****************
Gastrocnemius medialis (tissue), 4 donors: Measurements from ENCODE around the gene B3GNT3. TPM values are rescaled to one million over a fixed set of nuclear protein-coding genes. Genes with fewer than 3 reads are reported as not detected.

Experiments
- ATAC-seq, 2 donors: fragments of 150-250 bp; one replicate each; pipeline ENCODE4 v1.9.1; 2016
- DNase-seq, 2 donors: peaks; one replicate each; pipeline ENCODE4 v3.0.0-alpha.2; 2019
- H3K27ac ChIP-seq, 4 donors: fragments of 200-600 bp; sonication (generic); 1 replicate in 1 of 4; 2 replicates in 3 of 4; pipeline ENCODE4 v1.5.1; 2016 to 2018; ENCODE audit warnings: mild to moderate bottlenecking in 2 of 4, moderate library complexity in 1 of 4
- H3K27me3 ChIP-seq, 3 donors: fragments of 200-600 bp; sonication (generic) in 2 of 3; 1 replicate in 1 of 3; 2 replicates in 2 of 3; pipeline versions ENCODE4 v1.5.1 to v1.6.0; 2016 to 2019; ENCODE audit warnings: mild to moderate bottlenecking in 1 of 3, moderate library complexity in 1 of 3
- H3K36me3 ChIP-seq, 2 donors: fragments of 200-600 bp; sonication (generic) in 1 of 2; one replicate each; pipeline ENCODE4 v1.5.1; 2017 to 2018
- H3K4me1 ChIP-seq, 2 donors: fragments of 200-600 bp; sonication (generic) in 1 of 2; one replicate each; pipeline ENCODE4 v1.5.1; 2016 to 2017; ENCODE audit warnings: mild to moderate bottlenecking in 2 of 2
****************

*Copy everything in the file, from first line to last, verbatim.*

Gastrocnemius medialis (tissue), 4 donors: Measurements from ENCODE around the gene B3GNT3. TPM values are rescaled to one million over a fixed set of nuclear protein-coding genes. Genes with fewer than 3 reads are reported as not detected.

Experiments
- ATAC-seq, 2 donors: fragments of 150-250 bp; one replicate each; pipeline ENCODE4 v1.9.1; 2016
- DNase-seq, 2 donors: peaks; one replicate each; pipeline ENCODE4 v3.0.0-alpha.2; 2019
- H3K27ac ChIP-seq, 4 donors: fragments of 200-600 bp; sonication (generic); 1 replicate in 1 of 4; 2 replicates in 3 of 4; pipeline ENCODE4 v1.5.1; 2016 to 2018; ENCODE audit warnings: mild to moderate bottlenecking in 2 of 4, moderate library complexity in 1 of 4
- H3K27me3 ChIP-seq, 3 donors: fragments of 200-600 bp; sonication (generic) in 2 of 3; 1 replicate in 1 of 3; 2 replicates in 2 of 3; pipeline versions ENCODE4 v1.5.1 to v1.6.0; 2016 to 2019; ENCODE audit warnings: mild to moderate bottlenecking in 1 of 3, moderate library complexity in 1 of 3
- H3K36me3 ChIP-seq, 2 donors: fragments of 200-600 bp; sonication (generic) in 1 of 2; one replicate each; pipeline ENCODE4 v1.5.1; 2017 to 2018
- H3K4me1 ChIP-seq, 2 donors: fragments of 200-600 bp; sonication (generic) in 1 of 2; one replicate each; pipeline ENCODE4 v1.5.1; 2016 to 2017; ENCODE audit warnings: mild to moderate bottlenecking in 2 of 2